He said the symptoms are likely neurological, in the same way some covid long-haulers have lost their sense of taste or smell, but he said they are not debilitating and do not interrupt his work.
Kaine said the symptoms serve as a reminder of the serious implications of the virus and the need to get vaccinated when one is able.
“It just shows how tricky this virus is, and it also suggests that the long-term consequence in our health system is probably a lot bigger than we’re thinking of right now,” he said.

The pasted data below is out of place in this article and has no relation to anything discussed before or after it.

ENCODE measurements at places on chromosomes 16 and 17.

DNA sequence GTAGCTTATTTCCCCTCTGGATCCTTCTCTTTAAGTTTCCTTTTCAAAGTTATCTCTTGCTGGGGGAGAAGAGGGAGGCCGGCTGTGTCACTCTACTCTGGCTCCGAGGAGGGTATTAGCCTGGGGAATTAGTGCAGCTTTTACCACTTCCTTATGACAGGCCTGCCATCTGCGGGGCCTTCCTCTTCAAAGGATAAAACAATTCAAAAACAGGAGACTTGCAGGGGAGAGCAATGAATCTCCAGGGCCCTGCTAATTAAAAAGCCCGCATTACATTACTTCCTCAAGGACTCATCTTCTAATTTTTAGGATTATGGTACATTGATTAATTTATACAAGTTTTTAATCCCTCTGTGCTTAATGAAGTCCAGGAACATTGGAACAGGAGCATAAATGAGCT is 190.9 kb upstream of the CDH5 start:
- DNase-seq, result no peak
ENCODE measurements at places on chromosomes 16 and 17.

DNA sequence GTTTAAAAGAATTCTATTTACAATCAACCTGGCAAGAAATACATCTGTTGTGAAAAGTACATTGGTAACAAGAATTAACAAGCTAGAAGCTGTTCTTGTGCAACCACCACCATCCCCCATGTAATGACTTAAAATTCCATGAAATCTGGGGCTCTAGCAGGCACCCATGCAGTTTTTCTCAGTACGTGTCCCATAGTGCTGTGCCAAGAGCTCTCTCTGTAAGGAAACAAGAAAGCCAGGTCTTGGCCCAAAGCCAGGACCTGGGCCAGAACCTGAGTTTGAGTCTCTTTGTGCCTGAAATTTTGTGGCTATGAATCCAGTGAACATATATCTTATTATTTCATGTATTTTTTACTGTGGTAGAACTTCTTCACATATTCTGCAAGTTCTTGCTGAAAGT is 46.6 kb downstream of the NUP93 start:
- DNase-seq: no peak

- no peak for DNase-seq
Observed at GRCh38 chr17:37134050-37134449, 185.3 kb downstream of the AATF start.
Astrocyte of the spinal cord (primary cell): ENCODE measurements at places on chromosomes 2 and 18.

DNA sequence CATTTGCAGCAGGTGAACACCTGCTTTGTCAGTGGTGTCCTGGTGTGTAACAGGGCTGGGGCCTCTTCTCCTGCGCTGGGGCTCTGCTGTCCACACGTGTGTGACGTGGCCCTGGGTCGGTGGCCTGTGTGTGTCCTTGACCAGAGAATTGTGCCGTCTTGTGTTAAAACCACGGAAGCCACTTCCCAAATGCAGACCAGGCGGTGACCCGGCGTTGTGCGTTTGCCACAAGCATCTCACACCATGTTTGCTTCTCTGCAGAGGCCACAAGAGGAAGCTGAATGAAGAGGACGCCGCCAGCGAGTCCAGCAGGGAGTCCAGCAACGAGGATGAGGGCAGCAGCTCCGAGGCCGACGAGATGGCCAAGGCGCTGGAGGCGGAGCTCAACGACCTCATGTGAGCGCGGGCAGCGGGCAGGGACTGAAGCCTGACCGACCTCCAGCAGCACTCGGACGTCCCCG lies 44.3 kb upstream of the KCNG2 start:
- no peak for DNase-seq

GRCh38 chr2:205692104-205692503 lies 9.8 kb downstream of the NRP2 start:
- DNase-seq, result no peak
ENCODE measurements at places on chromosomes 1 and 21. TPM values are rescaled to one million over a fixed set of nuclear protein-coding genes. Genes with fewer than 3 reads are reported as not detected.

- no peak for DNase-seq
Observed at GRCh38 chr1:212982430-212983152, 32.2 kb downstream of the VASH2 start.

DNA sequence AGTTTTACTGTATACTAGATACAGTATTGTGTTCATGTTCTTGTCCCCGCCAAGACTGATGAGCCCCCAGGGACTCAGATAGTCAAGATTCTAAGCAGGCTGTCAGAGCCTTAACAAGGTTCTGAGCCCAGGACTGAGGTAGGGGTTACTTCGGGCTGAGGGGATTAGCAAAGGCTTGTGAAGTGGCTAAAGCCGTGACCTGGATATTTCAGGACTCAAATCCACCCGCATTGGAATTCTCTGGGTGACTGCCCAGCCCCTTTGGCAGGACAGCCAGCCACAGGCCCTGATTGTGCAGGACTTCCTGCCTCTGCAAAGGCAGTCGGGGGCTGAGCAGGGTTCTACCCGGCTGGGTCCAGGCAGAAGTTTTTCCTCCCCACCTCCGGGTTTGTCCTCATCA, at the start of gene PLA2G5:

Kaine was treated for the flu through mid-March of 2020 but experienced new symptoms later that month that he thought were flu remnants and allergies related to a spike in the pollen count.
Then Kaine’s wife, Anne Holton, experienced a short bout of fever and chills, followed by congestion and eventually a cough, prompting their doctors to suspect they both had mild cases of coronavirus.
Kaine and Holton worked remotely from their Richmond home and isolated from others, and were largely symptom-free by mid-April.
The nerve effects continued for Kaine, but Holton recovered fully, he said.
Paul Kane contributed to this report.